Even with tenants, the apartment price does not move higher or lower from month to month. For this reason, the Bureau of Labor Statistics collects housing data less often than most of the other items in the CPI basket.

For tenants and buyers, you will encounter the changing costs when something changes in the way you live: when you move into a new home, sign a new lease or refinance your mortgage.

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Americans need to know how much housing costs are rising and falling – not least because residential real estate makes up such a large part of the country's economy.

But Americans need to know how much housing costs are rising and falling – not least because residential real estate is such a large part of the national economy.

The government's consumer price index calculates “imputed rent” – essentially the amount a homeowner pays for their home rather than a landlord.

Otherwise, the GDP would actually fall, said Dietz, "because money that would be a rental payment on the marketplace that would be paid by a tenant suddenly disappears."

To overcome this challenge, the government relies on survey data to produce its estimates of housing costs for renters and homeowners. In the case of tenants, they are simply asked how much they are paying for the apartment.

But owners aren't asked what their mortgage payments are – after all, not everyone has a mortgage. Instead, they are asked to estimate how much rent they could charge for leasing their current home.

Government statisticians regularly survey the same cohort of Americans to present their results and track changes over time to estimate housing costs.

"Inflation and (changes in) house prices have generally leveled out," said Jonathan Needell, president and chief investment officer of KIMC, a private real estate investment company. He added that rising house prices "have exceeded inflation in some cases".

However, some researchers have argued that this approach can also be an understatement and / or is slow to pinpoint true inflation in the property market.

A new analysis from Fannie Mae
FNMA,
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showed that there is typically a lag between when home prices actually rise and when that price growth is reflected in inflation reports such as the consumer price index.

The role of COVID-19

The shifts in housing preferences and needs caused by the COVID-19 pandemic have also made it difficult for us to gauge the impact of inflation on the housing market.

Wealthier Americans, many of whom were suddenly able to work remotely, chose to move from the big cities to bigger and cheaper homes in the suburbs, often saving money in the process. As a result, rental prices fell in more expensive areas.

But rents have even risen in cheaper areas. Americans who lost their jobs because of the pandemic rushed to find cheaper housing, which drove up rents for the cheapest apartments and houses in the suburbs.

These effects are beginning to dissipate, but will continue to weigh on official measures such as the consumer price index in view of the emerging time delays.

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Americans who lost their jobs because of the pandemic rushed to find cheaper housing, which drove up rents for the cheapest apartments and houses in the suburbs.

So is living getting more expensive quickly? The answer, economists agree, is yes. First American Financial Services has its own benchmark, the Real House Price Index, which compares nominal price gains to Americans' ability to afford to buy a property based on prevailing interest rates and household income.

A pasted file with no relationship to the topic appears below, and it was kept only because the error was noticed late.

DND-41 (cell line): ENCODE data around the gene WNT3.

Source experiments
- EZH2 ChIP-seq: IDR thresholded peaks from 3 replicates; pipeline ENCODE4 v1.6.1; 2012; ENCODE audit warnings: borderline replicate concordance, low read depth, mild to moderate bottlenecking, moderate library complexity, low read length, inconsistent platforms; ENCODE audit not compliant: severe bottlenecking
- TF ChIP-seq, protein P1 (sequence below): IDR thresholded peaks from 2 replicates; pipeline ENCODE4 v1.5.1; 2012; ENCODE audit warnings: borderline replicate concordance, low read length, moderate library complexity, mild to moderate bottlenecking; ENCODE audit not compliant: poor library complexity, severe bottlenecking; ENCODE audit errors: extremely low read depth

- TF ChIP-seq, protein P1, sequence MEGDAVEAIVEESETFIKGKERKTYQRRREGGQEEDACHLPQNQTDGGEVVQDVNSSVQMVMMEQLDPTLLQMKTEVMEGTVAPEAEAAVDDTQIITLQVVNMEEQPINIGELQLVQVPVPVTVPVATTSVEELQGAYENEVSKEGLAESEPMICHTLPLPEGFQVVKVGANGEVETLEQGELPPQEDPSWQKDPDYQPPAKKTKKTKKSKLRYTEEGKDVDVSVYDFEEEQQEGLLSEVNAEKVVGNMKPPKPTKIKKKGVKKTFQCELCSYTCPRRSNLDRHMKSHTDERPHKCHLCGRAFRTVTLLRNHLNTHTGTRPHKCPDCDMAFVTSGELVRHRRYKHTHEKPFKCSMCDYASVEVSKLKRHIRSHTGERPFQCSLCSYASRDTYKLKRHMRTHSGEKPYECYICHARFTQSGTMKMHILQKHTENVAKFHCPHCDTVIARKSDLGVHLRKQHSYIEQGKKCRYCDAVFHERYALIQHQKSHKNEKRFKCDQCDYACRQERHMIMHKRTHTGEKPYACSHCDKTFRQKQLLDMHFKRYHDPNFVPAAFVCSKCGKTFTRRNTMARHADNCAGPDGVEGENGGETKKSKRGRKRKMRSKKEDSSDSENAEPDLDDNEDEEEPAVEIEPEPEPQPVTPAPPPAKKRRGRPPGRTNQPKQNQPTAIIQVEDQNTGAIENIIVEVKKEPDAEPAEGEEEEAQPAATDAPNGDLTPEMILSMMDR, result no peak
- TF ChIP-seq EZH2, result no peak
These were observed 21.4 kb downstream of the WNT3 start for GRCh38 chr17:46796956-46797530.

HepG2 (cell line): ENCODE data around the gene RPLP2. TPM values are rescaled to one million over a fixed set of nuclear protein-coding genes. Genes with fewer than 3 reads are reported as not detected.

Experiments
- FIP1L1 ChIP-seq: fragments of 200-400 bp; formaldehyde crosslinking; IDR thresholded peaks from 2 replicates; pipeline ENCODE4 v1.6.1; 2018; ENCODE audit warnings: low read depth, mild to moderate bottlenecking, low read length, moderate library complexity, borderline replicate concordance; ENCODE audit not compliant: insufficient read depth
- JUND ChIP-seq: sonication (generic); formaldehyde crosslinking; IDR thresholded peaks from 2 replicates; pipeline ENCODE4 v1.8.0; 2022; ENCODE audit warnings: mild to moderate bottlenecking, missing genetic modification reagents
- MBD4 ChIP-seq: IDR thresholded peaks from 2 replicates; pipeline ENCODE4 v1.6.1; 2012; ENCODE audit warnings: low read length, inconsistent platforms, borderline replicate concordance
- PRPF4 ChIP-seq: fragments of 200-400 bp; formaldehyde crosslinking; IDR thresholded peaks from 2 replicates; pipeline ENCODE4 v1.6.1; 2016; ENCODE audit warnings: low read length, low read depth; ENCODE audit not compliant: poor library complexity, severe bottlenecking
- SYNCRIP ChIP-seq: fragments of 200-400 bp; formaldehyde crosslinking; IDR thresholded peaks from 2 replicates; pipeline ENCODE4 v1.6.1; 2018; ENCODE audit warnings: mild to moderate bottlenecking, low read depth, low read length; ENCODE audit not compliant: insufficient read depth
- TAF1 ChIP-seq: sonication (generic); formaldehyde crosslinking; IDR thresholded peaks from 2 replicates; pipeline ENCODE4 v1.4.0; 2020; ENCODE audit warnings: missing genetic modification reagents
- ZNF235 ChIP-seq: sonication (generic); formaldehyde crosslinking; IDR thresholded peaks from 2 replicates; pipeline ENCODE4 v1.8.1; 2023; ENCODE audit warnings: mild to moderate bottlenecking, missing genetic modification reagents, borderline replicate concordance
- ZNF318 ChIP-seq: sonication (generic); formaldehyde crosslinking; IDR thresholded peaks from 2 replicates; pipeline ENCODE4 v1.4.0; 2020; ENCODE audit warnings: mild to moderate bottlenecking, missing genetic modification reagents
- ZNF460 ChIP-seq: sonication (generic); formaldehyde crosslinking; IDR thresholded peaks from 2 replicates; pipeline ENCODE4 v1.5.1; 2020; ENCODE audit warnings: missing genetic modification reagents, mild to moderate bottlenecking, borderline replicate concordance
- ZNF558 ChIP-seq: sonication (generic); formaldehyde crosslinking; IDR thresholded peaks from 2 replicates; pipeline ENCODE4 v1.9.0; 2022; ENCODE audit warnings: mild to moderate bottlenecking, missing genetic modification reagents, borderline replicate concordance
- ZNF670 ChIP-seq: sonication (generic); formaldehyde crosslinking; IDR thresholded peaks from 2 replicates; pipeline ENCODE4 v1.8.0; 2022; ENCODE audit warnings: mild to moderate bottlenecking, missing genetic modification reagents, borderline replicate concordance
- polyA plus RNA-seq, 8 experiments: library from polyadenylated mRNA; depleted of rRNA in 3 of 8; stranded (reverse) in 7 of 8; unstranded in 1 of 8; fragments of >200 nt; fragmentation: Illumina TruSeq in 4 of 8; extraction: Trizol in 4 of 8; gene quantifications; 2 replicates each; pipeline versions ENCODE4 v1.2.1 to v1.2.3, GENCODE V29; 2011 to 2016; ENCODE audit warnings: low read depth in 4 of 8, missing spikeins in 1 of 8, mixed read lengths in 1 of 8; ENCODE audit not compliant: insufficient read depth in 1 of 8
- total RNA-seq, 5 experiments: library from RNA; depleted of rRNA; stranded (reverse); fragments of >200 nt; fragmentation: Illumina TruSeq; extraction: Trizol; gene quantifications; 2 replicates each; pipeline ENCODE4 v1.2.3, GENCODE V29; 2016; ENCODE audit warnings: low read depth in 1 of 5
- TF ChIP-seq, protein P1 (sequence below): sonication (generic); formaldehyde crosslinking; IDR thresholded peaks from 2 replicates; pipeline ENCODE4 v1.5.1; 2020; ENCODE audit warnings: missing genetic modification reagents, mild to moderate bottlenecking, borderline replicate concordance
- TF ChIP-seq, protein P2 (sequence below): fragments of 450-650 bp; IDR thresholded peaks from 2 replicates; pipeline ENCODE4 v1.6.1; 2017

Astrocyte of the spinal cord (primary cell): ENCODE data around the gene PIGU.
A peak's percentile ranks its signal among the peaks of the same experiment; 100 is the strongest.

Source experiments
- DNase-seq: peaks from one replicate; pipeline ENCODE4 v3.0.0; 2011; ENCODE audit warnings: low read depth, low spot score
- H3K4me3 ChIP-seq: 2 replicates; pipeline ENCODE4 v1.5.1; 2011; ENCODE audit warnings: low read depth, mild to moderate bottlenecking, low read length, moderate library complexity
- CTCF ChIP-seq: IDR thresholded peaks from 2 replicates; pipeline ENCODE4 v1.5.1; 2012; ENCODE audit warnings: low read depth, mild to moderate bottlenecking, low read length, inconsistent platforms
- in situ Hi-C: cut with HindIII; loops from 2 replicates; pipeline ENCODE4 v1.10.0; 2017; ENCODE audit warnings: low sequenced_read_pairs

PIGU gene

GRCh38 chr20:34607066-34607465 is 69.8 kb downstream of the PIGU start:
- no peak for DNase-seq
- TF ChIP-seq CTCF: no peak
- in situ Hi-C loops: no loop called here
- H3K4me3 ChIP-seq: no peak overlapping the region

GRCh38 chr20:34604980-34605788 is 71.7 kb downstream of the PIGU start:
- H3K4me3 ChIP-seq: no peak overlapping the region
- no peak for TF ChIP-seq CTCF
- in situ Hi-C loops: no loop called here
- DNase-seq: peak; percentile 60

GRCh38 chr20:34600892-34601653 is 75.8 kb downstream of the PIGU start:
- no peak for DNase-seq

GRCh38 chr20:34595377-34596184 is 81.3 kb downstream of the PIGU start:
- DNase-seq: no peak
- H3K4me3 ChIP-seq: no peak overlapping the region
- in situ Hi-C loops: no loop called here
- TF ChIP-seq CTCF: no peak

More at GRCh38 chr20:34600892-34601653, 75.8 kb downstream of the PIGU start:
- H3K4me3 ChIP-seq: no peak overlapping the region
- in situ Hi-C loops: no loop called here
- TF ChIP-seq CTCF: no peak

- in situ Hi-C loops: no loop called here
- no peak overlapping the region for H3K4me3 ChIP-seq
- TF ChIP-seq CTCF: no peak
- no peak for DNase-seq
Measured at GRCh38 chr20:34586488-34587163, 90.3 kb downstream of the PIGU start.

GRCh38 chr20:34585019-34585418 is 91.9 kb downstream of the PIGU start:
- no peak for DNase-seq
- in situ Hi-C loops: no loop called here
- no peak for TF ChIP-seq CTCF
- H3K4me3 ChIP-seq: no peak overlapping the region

For a period between 2018 and early 2020, the Real House Price Index fell because Americans' purchasing power rose faster than home prices, Fleming said. That is no longer the case.

"Deflation has turned into inflation, not because interest rates went up – they went up just a little – but because house prices are just insane," Fleming said.

The reason property prices are rising so quickly is pretty simple. Housing construction practically stalled after the Great Recession as the construction industry recovered.

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"Deflation has turned into inflation, not because rates went up – they went up just a little – but because house prices are just insane."

– Mark Fleming, Chief Economist at First American Financial Services

As a result, new housing construction has not kept pace with population growth and the creation of new households.

As a result, there has been a serious housing shortage in the housing market, just as millennials have begun to marry and have children – traditional hallmarks of home buying.

With the pandemic, the move to remote working and low interest rates only made things worse.

The primary solution to countering soaring housing inflation is to build more houses – something easier said than done. "Some of the challenges we face on the supply side of residential construction will persist well into 2022," said Dietz.

These challenges range from high wood costs to the lack of skilled workers to complete construction projects. Another factor: The state-wide zoning regulations prevent the construction of denser living space in many cities and thus effectively drive up home prices and rents.

After all, building new homes by itself isn't going to make things easier for all Americans. Because of the high cost, it is easier for home builders to build more expensive homes, although the demand and competition for entry-level properties is strongest.

Over time, this increasing concentration in the lower tier of the housing market is driving up prices for those who can least afford it.

"There's this argument that if you just build up a bigger supply to meet demand, it will ultimately help ultra-low and very low-income tenants as well," Aurand said. "But the market is not going to adequately serve tenants with extremely low incomes in particular."